A computer generated image of inside the knee joint.

Knee pain is a huge issue worldwide, affecting individuals of all ages and activity levels.

The reality is that knee pain happens for so many different reasons, usually from things like injuries, degenerative conditions (arthritis), or simply overexertion and overuse if you’re on your feet all day, every day.

Yet understanding knee pain’s root cause and symptoms is vital for effective management and recovery. 

This article delves deep into the common causes of knee pain, exploring its various symptoms, discussing preventive measures, and outlining treatment options.

Read on!

Pain When Flexing Knee: Common Causes

Some of the most common causes of knee pain include:

Sprains and strains: Sprains and strains are injuries to the soft tissues that make up the knee joint. Sprains occur when ligaments are overstretched, while strains involve actual damage to the tendons in some form or another. These injuries result from a sudden twisting action or forceful knee movement, often during sports or accidents.

Arthritis: Arthritis is a degenerative condition that occurs due to the wear and tear of cartilage that cushions the knees. Rheumatoid arthritis is different, being an autoimmune disease, yet it also affects the knee joint, causing inflammation and damage to the joint lining.

Meniscus Tears: The meniscus is a C-shaped piece of cartilage that acts as a shock absorber in the knee. Meniscus tears occur during knee injuries, often sudden twisting or pivoting movements, commonly seen in sports such as basketball or football. 

Ligament tears: The ligaments in the knee are what keep the bones in place and help the joint move freely without impedance. Ligament injuries of any sort would hamper the natural knee mobility and cause severe pain to the individual. The most commonly seen tear is an ACL tear.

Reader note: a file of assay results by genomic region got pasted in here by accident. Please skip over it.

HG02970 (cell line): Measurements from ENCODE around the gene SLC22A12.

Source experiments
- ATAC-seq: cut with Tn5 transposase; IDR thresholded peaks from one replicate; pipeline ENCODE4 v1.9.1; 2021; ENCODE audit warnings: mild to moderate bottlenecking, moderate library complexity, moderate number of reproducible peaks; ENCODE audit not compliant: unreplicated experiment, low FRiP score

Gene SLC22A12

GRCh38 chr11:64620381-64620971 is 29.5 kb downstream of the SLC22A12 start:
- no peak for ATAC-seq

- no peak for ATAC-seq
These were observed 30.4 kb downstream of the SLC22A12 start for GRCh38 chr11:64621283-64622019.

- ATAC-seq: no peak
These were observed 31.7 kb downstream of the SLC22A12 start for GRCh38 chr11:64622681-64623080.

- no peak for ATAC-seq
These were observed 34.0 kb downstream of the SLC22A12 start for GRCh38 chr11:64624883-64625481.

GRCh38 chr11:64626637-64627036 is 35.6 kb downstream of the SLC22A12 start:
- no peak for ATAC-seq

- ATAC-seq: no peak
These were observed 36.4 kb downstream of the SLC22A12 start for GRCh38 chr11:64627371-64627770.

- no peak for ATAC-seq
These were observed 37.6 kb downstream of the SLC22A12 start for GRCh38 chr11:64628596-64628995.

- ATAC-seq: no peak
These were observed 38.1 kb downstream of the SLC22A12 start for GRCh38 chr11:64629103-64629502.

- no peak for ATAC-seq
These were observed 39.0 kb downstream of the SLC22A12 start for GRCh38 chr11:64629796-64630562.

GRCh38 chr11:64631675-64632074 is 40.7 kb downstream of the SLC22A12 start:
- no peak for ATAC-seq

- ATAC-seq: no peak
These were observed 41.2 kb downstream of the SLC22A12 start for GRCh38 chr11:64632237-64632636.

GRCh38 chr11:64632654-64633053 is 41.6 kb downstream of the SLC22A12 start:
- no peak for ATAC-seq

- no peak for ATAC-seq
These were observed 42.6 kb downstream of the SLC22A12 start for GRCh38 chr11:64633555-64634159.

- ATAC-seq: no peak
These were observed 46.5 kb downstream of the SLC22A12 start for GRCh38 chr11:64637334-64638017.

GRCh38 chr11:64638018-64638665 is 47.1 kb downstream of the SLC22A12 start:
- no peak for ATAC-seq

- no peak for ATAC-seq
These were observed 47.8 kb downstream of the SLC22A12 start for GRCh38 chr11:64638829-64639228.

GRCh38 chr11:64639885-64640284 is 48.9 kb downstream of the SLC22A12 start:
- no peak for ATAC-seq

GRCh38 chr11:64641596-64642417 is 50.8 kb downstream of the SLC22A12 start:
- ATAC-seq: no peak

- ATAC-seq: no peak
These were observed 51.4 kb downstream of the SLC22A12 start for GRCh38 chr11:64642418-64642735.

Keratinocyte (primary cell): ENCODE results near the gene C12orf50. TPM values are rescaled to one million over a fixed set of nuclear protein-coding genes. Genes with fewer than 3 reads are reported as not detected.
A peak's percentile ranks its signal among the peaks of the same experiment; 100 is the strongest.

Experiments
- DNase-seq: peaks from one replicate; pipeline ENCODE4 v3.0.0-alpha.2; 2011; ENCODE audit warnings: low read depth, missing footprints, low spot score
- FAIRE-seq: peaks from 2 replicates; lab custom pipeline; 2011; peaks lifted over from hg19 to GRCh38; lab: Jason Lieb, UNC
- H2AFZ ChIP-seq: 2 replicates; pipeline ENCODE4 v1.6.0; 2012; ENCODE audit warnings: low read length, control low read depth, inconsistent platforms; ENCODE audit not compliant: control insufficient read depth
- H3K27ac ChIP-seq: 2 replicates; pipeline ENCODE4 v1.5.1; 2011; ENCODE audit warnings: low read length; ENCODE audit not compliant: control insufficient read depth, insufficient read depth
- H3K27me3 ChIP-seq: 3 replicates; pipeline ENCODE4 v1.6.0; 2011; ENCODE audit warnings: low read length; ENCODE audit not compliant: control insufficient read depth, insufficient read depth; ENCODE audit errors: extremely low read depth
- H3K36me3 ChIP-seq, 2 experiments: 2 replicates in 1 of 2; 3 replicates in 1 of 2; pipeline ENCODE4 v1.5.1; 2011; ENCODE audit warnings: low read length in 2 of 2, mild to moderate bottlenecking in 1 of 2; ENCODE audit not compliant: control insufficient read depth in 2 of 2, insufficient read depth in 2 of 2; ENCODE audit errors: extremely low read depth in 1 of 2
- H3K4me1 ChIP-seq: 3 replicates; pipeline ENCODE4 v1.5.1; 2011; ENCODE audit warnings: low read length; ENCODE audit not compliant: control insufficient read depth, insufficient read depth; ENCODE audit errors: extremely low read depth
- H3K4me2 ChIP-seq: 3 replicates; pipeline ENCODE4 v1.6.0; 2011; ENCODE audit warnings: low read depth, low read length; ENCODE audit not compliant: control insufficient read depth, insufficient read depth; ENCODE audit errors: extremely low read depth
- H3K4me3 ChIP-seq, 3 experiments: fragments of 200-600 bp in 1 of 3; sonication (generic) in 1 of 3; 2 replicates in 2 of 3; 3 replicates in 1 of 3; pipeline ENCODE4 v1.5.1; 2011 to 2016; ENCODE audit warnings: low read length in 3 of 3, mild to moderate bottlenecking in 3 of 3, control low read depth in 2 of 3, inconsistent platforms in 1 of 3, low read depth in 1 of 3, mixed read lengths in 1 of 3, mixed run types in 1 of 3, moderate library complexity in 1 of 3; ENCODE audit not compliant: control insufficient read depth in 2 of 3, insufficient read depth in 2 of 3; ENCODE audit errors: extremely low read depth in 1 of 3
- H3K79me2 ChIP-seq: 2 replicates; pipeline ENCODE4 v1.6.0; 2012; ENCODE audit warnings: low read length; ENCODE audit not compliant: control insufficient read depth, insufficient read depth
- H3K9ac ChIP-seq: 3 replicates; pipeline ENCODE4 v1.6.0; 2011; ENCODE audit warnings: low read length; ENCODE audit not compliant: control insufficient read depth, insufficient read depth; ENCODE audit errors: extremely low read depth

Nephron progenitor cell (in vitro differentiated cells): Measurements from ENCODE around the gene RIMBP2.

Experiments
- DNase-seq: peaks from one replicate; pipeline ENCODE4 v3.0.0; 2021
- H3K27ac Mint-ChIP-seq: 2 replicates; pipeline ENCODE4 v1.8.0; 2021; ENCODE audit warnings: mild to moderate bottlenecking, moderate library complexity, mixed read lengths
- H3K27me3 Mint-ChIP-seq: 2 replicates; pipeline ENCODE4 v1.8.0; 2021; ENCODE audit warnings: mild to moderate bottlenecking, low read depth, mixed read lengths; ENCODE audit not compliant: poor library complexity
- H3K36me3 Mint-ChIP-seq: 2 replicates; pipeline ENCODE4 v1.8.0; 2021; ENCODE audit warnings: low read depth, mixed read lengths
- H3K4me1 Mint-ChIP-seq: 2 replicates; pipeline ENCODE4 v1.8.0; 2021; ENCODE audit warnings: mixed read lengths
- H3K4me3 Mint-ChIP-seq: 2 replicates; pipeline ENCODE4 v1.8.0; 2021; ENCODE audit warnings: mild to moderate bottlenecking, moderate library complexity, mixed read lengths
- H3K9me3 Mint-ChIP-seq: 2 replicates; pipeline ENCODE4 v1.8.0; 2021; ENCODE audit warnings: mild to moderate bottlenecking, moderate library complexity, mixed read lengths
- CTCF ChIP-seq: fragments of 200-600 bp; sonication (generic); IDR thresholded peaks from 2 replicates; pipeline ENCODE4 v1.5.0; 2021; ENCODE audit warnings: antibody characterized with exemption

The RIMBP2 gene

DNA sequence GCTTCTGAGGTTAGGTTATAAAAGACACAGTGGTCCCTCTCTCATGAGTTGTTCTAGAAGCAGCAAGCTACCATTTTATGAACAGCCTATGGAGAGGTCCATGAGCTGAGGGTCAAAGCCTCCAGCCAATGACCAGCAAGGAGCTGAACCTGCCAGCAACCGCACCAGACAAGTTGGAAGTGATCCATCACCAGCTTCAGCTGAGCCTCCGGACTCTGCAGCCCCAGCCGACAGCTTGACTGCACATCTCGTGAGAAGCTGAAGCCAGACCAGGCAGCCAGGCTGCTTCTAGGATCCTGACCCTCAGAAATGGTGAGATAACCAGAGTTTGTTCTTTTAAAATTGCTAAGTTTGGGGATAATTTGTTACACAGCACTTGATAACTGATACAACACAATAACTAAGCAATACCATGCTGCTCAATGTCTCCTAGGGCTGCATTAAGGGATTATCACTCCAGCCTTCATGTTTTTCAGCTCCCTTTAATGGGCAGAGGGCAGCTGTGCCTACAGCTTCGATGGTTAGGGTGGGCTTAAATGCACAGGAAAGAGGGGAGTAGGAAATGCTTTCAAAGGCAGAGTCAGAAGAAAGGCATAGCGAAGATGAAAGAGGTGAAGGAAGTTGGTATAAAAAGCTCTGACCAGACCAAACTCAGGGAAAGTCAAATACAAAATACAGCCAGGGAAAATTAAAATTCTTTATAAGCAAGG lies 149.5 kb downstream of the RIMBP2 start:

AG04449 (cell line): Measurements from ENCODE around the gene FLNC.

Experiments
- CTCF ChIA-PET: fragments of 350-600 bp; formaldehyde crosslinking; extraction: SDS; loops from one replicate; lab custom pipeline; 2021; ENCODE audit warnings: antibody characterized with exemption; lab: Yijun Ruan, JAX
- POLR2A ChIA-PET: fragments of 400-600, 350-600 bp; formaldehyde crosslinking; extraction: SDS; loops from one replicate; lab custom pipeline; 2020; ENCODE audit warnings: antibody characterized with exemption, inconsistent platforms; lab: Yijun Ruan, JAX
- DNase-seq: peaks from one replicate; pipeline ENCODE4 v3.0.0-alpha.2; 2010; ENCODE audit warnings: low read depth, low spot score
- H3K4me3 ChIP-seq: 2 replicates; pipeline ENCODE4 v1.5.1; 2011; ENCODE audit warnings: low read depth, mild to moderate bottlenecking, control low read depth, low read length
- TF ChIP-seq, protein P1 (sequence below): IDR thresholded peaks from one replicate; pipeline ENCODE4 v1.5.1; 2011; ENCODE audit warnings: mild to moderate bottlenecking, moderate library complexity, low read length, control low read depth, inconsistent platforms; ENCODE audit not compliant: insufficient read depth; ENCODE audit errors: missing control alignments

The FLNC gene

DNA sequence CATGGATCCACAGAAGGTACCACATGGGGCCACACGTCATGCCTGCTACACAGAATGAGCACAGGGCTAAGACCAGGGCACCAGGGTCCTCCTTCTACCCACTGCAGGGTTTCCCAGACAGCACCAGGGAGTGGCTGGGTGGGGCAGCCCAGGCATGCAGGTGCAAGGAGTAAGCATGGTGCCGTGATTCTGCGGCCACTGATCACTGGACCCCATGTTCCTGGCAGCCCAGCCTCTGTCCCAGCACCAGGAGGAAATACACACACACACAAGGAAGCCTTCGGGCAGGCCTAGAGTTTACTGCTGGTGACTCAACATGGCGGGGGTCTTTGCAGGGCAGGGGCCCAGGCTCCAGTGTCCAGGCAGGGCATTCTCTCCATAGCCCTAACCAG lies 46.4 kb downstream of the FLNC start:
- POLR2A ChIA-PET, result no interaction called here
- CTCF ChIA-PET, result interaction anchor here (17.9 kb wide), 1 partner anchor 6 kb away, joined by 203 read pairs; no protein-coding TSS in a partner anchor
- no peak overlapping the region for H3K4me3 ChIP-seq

Tendonitis: Tendonitis is inflammation of the tendons, which are thick bands of tissue that connect muscles to bones. Patellar tendonitis, also known as ‘jumper’s knee,’ affects the tendon connecting the kneecap to the shinbone. Tendonitis is often caused by repetitive stress, such as excessive jumping or running.

Fractures: Fractures are breaks in the bones that form the knee joint. While knee fractures can occur at any age, they’re far more common in mature adults due to weakened bones. Fractures result from falls, accidents, sports injuries, or direct trauma to the knee, such as a car or bike accident. 

Baker’s cyst: A Baker’s cyst is simply a fluid-filled sac in the back of the knee that often causes pain if it becomes too enlarged. 

Symptoms Of Knee Pain

The symptoms of knee pain differ depending on the cause of the pain (and the individual’s pain threshold.)